The Iranian angle
Others claim Iran gave a green light to Maliki during the March visit of President Mahmud Ahmadinejad, to wipe out the Sadrists. This is a little confusing since confirmed reports from Iran claim that at one point during the past six months, the Iranians began to see an ally in Muqtada. They realize that their former proxy, Hakim, is aged, ailing with cancer and unable to control the Shi'ite community of Iraq for much longer. His successor, Ammar al-Hakim, is no match to the popularity of Muqtada and will be unable to keep either the SIIC or Badr united once Abdul-Aziz parts the scene.
Additionally, the Iranians are afraid that at one point, their other proxy in the Arab world, Hezbollah, will get caught up in a civil war, or another confrontation with Israel that might severely weaken, if not break, its powers. Or if Syria signs a peace deal with Israel (something that is currently a hot issue due to the initiative of Turkish Prime Minister Recep Tayyip Erdogan), then part of the deal would be a break between Damascus and Hezbollah.
With Badr losing its popularity, Hakim marching into obscurity and Hezbollah in critical waters, the only credible alternative is the Mahdi Army. Hakim and Muqtada, however, are not on good terms. They are traditional enemies, fighting from one generation to the next, over control of Iraqi Shi'ites........
Muqtada, learning from Nasrallah, began sending monthly subsidies to families in need, who in turn pledged full support, and distributing money at will to young Shi'ites, either to join his political movement or the Mahdi Army. It seemed like the logical and prestigious thing to do. Muqtada has legitimacy and family history. He is a cleric and rising in religious prominence, as a result of him returning to the books to reach the title of grand ayatollah.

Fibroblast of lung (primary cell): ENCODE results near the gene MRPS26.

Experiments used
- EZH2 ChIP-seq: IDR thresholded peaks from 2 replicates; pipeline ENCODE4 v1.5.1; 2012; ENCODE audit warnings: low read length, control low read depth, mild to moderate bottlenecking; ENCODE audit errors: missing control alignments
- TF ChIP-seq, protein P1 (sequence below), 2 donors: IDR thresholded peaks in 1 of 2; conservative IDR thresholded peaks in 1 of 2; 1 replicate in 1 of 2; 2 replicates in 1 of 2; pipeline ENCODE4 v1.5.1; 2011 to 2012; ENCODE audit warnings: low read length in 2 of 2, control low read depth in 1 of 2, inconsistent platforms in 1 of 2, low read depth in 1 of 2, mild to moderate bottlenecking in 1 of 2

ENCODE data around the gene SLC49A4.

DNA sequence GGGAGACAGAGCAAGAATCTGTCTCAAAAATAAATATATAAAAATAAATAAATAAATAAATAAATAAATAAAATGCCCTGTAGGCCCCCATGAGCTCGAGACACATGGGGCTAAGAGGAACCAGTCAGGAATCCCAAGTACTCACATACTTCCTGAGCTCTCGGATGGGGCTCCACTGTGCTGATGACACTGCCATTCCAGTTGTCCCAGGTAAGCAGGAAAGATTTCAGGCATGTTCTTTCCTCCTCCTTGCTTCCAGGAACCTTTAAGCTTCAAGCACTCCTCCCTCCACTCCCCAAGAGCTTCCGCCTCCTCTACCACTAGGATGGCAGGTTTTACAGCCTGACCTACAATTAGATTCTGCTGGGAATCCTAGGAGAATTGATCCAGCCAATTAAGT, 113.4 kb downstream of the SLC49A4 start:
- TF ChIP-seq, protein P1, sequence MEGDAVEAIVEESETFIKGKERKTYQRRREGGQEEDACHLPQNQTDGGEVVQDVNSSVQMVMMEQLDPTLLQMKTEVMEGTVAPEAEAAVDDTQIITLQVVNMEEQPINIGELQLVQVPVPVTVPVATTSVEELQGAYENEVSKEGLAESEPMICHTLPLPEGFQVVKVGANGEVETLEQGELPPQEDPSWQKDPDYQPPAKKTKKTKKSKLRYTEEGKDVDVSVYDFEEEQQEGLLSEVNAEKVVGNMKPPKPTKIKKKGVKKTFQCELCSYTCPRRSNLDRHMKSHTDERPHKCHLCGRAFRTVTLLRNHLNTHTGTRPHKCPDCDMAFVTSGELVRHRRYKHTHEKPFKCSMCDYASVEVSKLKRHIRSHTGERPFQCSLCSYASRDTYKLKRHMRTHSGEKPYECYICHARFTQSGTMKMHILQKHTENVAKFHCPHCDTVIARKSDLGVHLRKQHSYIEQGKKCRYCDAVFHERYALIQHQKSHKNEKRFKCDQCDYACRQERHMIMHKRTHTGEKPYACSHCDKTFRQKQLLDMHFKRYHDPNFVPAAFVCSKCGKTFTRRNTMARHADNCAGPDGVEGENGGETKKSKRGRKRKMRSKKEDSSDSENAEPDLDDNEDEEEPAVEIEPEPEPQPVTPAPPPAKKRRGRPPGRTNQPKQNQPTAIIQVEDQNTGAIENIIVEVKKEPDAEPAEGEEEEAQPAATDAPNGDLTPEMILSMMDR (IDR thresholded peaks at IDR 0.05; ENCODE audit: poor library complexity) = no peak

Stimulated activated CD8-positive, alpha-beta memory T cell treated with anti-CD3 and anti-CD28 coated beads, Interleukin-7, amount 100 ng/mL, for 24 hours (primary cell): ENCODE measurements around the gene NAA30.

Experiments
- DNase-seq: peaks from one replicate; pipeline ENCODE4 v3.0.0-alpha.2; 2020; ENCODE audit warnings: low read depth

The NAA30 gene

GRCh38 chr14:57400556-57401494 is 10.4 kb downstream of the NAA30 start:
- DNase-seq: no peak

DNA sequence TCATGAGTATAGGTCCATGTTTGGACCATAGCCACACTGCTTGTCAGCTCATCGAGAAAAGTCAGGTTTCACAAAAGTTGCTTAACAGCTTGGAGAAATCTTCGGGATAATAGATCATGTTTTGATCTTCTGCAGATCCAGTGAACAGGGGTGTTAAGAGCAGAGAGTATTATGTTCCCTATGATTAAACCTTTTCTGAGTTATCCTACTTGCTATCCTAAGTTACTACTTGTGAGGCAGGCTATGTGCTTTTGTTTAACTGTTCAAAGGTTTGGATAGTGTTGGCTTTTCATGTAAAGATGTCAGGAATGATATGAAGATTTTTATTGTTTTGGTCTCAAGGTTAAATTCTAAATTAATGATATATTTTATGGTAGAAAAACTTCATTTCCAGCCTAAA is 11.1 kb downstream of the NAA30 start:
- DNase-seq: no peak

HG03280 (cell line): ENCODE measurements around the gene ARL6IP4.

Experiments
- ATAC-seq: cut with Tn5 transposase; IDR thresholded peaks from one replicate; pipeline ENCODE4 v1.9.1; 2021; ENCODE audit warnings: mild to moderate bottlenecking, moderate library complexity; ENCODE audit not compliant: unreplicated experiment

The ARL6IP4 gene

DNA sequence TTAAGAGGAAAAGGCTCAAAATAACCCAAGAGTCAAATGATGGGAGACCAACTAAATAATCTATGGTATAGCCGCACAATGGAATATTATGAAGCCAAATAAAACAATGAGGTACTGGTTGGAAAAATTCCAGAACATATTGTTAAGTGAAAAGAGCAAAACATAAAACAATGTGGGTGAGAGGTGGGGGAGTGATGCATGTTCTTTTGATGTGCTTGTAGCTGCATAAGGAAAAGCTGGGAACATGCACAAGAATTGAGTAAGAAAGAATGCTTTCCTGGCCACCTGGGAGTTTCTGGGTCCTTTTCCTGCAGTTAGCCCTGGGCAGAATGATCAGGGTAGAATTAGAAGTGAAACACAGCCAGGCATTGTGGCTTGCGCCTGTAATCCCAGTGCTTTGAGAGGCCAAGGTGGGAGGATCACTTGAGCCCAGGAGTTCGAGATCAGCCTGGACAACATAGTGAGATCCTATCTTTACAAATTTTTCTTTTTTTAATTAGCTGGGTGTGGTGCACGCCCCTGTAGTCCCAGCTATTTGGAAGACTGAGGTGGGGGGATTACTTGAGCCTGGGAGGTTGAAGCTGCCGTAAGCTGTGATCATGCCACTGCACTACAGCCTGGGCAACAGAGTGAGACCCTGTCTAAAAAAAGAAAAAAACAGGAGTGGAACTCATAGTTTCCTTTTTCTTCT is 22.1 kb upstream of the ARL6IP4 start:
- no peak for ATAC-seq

He is nationalistic and wants to see an end to the Americans in Iraq. And although he may have become close to the Iranians, he is by no means a puppet of Iran. If the Iranians did in fact give Maliki the green light to crush him, this would have been either 1) to reach some kind of back-channel deal with the Americans. 2) They realized that cooperation with him was limited and he would never allow himself to become another Hakim.
Rather than have him as a thorn in their side, the Iranians decided to rid themselves of him. This would first empower their original proxies, Hakim and Maliki. Second, it would send off a powerful message to the Americans, or at least, whomever succeeds Bush.
This might explain why, on April 30, the Sadrists came out with a strong-worded statement against Tehran, accusing the Iranians of "dividing influence" with the Americans on Iraq. This is proven, the Sadrists added, by the lack of objections from Iran to what is happening in Sadr City or to the Iraqi-US talks regarding a long-term political and military agreement. Iran is "behind the nightmares in Iraq".
Either way, whether Muqtada is under attack as a result of an American plan, or an Iranian one, he has a major fight on his hands. "